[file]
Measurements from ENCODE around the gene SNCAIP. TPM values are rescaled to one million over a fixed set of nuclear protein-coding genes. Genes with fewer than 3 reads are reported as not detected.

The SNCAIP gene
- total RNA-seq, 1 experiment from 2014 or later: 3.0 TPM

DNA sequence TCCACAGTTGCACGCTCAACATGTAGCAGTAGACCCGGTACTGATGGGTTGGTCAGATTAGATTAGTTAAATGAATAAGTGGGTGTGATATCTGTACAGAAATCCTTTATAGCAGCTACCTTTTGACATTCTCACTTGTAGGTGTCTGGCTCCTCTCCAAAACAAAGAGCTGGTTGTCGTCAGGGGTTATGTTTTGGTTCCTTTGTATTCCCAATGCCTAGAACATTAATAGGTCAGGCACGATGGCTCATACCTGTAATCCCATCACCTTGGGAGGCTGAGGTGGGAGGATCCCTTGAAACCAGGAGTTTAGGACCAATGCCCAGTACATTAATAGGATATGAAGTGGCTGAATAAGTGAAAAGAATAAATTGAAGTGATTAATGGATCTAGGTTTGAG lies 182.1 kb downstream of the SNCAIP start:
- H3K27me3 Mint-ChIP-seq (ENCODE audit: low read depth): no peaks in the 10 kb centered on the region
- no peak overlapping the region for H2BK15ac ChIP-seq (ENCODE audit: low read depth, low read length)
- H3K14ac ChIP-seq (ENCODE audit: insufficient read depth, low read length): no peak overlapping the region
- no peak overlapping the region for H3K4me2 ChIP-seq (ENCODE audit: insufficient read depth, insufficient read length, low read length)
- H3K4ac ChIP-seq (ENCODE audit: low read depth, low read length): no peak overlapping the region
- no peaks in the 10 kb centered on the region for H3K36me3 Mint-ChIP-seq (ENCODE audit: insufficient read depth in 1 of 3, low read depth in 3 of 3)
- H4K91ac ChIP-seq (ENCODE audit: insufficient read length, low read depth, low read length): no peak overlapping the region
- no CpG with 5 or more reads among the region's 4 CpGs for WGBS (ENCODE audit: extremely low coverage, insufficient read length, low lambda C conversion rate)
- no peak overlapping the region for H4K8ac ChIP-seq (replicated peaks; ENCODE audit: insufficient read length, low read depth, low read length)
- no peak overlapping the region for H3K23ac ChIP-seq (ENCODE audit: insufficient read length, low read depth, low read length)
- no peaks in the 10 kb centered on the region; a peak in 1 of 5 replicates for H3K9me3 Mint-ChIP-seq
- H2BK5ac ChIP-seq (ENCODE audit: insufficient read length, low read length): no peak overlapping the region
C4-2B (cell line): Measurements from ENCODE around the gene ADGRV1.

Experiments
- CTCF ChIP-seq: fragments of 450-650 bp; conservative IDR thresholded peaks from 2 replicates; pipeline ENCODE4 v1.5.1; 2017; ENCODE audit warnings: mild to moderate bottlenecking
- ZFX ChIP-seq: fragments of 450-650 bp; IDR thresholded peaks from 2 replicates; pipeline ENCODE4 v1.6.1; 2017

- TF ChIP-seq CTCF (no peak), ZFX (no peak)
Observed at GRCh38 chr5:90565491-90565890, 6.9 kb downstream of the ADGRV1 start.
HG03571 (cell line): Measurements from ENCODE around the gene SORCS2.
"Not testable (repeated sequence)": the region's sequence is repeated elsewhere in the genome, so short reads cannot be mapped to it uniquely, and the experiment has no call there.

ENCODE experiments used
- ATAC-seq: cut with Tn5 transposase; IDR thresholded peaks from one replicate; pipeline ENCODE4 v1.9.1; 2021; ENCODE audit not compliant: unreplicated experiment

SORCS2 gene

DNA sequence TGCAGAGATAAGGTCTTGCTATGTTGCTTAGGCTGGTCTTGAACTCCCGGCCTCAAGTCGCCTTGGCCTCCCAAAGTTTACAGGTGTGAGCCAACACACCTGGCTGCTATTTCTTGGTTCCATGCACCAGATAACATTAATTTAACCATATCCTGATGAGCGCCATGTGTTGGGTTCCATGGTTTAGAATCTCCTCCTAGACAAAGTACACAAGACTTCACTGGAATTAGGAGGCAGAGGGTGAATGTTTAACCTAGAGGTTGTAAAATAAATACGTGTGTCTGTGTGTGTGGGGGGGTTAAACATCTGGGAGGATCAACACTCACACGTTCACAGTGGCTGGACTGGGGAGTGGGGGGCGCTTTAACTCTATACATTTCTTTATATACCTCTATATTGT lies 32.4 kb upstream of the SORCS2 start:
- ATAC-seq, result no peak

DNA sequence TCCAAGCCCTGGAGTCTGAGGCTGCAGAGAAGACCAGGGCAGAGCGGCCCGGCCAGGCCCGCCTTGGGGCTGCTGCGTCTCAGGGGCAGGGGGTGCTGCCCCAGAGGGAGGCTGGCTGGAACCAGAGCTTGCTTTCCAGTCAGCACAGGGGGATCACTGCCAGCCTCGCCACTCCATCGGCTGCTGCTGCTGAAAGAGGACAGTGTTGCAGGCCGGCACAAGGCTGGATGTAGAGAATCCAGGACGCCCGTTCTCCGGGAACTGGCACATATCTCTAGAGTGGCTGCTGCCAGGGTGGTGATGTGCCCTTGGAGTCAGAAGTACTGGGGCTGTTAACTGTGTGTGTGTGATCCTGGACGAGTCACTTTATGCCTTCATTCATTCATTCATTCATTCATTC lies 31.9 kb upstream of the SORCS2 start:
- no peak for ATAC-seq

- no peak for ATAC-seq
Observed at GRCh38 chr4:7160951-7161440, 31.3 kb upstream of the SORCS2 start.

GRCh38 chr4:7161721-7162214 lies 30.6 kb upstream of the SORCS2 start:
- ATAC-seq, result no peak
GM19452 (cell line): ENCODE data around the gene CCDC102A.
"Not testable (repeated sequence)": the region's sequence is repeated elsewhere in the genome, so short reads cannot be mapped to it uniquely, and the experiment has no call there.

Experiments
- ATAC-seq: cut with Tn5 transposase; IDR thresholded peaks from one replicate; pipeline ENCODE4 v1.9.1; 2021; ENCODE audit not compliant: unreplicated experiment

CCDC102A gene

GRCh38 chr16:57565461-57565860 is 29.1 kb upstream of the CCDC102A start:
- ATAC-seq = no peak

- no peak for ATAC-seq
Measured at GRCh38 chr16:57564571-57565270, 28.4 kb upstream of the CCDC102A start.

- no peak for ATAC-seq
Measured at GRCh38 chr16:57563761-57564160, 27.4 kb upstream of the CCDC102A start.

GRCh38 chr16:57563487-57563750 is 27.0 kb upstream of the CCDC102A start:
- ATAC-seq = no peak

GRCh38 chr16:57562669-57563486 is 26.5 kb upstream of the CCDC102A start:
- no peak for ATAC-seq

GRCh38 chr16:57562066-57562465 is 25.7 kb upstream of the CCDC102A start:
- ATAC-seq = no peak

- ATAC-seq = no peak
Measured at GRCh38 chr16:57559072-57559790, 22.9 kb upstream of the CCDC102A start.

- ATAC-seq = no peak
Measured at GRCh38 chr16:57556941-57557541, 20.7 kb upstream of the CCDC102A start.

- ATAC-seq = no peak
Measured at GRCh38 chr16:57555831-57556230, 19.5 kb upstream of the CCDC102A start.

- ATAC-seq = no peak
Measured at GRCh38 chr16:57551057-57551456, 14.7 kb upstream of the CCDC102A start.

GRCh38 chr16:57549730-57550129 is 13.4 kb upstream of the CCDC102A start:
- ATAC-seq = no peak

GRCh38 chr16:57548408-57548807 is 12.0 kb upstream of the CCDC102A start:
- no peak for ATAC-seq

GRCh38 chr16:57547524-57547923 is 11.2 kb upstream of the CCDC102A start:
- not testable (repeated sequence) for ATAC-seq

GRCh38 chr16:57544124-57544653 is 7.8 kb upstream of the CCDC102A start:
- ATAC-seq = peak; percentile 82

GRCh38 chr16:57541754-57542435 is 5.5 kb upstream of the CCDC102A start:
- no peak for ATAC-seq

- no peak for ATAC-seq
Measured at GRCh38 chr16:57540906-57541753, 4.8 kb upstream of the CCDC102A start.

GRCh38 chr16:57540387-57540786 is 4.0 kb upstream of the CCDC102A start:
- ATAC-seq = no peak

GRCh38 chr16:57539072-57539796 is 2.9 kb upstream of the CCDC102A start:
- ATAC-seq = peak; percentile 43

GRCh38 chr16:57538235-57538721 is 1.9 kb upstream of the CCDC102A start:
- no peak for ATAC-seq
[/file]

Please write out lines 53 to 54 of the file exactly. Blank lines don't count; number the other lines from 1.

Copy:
- ATAC-seq = no peak
Measured at GRCh38 chr16:57559072-57559790, 22.9 kb upstream of the CCDC102A start.